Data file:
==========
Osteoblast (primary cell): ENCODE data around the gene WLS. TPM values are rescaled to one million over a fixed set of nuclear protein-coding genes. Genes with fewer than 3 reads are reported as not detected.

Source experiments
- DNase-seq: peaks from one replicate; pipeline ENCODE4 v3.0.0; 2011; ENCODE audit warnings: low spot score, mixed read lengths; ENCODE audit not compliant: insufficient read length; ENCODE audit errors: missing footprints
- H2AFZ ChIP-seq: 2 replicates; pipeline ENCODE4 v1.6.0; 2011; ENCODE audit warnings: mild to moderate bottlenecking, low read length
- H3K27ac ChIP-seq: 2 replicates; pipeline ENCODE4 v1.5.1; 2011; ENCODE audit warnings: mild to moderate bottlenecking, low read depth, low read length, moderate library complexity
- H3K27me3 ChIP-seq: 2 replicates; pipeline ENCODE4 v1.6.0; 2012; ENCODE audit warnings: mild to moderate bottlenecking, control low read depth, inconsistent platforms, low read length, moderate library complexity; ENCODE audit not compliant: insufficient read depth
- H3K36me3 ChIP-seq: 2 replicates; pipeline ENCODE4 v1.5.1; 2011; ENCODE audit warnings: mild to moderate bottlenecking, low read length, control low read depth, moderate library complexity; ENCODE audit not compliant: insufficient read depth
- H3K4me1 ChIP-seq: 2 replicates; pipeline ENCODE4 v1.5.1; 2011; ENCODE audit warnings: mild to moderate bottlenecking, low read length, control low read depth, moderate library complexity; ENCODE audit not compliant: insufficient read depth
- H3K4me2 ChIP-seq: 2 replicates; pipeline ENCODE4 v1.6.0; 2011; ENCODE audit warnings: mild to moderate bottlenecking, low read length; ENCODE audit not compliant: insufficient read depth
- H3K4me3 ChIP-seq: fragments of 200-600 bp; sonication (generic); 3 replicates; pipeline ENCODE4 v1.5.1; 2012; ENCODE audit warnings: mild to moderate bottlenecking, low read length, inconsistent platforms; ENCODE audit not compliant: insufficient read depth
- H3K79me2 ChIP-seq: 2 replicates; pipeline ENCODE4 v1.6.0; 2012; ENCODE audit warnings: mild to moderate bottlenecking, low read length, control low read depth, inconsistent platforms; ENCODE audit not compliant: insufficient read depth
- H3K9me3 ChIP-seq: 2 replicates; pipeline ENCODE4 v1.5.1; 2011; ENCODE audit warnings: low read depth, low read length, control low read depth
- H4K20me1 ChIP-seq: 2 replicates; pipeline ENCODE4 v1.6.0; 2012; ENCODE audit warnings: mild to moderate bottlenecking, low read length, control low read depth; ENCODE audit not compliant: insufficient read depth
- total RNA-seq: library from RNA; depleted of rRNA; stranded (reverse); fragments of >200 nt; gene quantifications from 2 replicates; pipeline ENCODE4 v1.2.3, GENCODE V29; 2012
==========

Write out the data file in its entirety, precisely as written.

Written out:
Osteoblast (primary cell): ENCODE data around the gene WLS. TPM values are rescaled to one million over a fixed set of nuclear protein-coding genes. Genes with fewer than 3 reads are reported as not detected.

Source experiments
- DNase-seq: peaks from one replicate; pipeline ENCODE4 v3.0.0; 2011; ENCODE audit warnings: low spot score, mixed read lengths; ENCODE audit not compliant: insufficient read length; ENCODE audit errors: missing footprints
- H2AFZ ChIP-seq: 2 replicates; pipeline ENCODE4 v1.6.0; 2011; ENCODE audit warnings: mild to moderate bottlenecking, low read length
- H3K27ac ChIP-seq: 2 replicates; pipeline ENCODE4 v1.5.1; 2011; ENCODE audit warnings: mild to moderate bottlenecking, low read depth, low read length, moderate library complexity
- H3K27me3 ChIP-seq: 2 replicates; pipeline ENCODE4 v1.6.0; 2012; ENCODE audit warnings: mild to moderate bottlenecking, control low read depth, inconsistent platforms, low read length, moderate library complexity; ENCODE audit not compliant: insufficient read depth
- H3K36me3 ChIP-seq: 2 replicates; pipeline ENCODE4 v1.5.1; 2011; ENCODE audit warnings: mild to moderate bottlenecking, low read length, control low read depth, moderate library complexity; ENCODE audit not compliant: insufficient read depth
- H3K4me1 ChIP-seq: 2 replicates; pipeline ENCODE4 v1.5.1; 2011; ENCODE audit warnings: mild to moderate bottlenecking, low read length, control low read depth, moderate library complexity; ENCODE audit not compliant: insufficient read depth
- H3K4me2 ChIP-seq: 2 replicates; pipeline ENCODE4 v1.6.0; 2011; ENCODE audit warnings: mild to moderate bottlenecking, low read length; ENCODE audit not compliant: insufficient read depth
- H3K4me3 ChIP-seq: fragments of 200-600 bp; sonication (generic); 3 replicates; pipeline ENCODE4 v1.5.1; 2012; ENCODE audit warnings: mild to moderate bottlenecking, low read length, inconsistent platforms; ENCODE audit not compliant: insufficient read depth
- H3K79me2 ChIP-seq: 2 replicates; pipeline ENCODE4 v1.6.0; 2012; ENCODE audit warnings: mild to moderate bottlenecking, low read length, control low read depth, inconsistent platforms; ENCODE audit not compliant: insufficient read depth
- H3K9me3 ChIP-seq: 2 replicates; pipeline ENCODE4 v1.5.1; 2011; ENCODE audit warnings: low read depth, low read length, control low read depth
- H4K20me1 ChIP-seq: 2 replicates; pipeline ENCODE4 v1.6.0; 2012; ENCODE audit warnings: mild to moderate bottlenecking, low read length, control low read depth; ENCODE audit not compliant: insufficient read depth
- total RNA-seq: library from RNA; depleted of rRNA; stranded (reverse); fragments of >200 nt; gene quantifications from 2 replicates; pipeline ENCODE4 v1.2.3, GENCODE V29; 2012